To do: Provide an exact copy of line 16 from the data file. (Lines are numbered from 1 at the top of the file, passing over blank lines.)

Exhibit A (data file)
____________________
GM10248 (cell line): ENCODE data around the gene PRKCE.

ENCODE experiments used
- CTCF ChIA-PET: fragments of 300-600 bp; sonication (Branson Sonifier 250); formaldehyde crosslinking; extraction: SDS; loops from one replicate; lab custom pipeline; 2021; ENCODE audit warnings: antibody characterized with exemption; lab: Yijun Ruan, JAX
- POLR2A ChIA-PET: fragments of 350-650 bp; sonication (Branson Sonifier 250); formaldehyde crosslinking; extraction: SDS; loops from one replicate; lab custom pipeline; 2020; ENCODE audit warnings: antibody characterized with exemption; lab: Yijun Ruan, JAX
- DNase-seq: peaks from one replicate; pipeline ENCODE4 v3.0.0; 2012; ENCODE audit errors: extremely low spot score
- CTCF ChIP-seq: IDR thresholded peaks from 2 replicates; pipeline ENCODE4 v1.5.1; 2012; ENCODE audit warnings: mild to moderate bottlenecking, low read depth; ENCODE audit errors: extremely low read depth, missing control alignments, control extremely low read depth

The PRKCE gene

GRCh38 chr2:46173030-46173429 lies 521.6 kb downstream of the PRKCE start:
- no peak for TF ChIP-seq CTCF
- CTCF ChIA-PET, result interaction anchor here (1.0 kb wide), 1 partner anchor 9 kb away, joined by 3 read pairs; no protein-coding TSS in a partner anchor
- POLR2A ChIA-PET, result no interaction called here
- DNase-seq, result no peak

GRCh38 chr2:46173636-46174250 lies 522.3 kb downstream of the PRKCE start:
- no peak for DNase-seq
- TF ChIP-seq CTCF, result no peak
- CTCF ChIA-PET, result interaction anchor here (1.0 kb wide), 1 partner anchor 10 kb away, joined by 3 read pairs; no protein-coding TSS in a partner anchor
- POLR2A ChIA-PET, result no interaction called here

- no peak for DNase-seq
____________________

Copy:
- CTCF ChIA-PET, result interaction anchor here (1.0 kb wide), 1 partner anchor 10 kb away, joined by 3 read pairs; no protein-coding TSS in a partner anchor